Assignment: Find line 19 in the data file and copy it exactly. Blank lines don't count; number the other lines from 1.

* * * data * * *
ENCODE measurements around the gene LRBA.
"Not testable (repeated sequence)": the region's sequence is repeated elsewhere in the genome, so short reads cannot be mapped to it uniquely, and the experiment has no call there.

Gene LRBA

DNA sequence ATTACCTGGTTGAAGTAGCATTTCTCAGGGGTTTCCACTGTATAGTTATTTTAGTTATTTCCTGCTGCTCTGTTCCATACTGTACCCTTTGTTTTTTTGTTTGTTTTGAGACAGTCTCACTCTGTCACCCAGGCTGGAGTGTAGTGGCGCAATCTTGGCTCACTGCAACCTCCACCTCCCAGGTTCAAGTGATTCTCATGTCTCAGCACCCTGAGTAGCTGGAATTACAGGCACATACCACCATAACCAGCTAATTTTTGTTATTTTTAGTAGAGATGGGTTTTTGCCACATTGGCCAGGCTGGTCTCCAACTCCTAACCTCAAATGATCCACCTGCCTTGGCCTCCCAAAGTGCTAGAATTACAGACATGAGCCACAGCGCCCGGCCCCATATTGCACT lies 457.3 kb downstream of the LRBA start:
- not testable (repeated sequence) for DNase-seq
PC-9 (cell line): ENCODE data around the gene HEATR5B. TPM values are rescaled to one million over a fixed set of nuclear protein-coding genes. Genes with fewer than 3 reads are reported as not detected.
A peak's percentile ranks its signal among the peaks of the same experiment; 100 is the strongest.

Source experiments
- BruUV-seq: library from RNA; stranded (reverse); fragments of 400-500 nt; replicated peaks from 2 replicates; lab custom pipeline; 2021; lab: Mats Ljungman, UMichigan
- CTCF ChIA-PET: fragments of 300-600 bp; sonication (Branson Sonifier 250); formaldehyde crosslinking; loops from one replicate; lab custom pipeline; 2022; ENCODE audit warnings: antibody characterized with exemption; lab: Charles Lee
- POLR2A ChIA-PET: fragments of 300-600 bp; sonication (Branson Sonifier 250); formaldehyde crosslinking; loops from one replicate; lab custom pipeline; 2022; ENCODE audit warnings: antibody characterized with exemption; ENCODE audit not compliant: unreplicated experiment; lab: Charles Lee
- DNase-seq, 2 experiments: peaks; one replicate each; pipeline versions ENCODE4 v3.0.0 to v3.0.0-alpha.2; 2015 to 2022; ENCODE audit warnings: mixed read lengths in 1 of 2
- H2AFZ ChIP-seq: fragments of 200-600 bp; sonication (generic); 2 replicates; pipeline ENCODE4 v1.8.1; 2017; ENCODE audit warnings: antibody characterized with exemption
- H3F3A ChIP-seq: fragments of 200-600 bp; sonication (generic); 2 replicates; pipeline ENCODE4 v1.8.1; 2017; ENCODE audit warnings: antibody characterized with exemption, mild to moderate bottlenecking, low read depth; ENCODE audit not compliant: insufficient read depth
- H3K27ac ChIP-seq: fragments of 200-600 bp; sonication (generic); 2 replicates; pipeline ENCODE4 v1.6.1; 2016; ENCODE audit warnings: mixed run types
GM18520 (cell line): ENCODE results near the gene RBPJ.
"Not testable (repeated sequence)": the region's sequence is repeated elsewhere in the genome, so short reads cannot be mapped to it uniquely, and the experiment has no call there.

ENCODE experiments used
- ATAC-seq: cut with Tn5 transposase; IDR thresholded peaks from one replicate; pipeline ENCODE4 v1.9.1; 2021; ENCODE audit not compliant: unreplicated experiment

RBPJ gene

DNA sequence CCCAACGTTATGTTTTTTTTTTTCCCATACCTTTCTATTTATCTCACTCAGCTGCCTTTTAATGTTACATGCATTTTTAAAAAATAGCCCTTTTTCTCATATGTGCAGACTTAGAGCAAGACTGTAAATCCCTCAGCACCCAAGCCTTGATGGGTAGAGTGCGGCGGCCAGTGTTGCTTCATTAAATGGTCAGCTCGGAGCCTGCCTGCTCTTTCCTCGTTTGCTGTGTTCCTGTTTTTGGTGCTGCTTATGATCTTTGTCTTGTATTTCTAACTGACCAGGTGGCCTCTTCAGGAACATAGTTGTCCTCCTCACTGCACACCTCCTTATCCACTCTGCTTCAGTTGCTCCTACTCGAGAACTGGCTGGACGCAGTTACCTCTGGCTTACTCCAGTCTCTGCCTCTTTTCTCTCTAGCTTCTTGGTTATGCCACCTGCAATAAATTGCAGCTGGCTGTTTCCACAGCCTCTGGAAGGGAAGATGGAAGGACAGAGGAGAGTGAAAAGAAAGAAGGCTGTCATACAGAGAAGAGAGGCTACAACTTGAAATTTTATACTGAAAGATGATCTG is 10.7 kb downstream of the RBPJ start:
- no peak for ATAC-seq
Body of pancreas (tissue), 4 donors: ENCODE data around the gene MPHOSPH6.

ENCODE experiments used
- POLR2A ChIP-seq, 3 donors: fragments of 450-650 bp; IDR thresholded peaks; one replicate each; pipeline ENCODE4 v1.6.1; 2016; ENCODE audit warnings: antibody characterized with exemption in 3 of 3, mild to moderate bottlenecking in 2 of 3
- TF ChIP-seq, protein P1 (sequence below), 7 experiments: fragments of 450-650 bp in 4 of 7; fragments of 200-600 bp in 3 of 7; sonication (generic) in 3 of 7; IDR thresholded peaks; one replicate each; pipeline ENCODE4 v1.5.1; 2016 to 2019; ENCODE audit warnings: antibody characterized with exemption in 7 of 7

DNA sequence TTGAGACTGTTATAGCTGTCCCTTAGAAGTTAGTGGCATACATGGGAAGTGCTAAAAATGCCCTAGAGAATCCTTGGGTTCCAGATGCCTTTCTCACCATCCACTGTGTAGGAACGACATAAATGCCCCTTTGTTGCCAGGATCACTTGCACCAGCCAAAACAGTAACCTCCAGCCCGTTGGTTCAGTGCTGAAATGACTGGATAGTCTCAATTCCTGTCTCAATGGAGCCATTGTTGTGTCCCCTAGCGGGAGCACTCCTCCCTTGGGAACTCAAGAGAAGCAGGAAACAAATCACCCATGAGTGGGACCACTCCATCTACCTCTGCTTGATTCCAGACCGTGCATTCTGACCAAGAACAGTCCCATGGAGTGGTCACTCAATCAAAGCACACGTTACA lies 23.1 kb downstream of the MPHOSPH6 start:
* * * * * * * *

- ATAC-seq: cut with Tn5 transposase; IDR thresholded peaks from one replicate; pipeline ENCODE4 v1.9.1; 2021; ENCODE audit not compliant: unreplicated experiment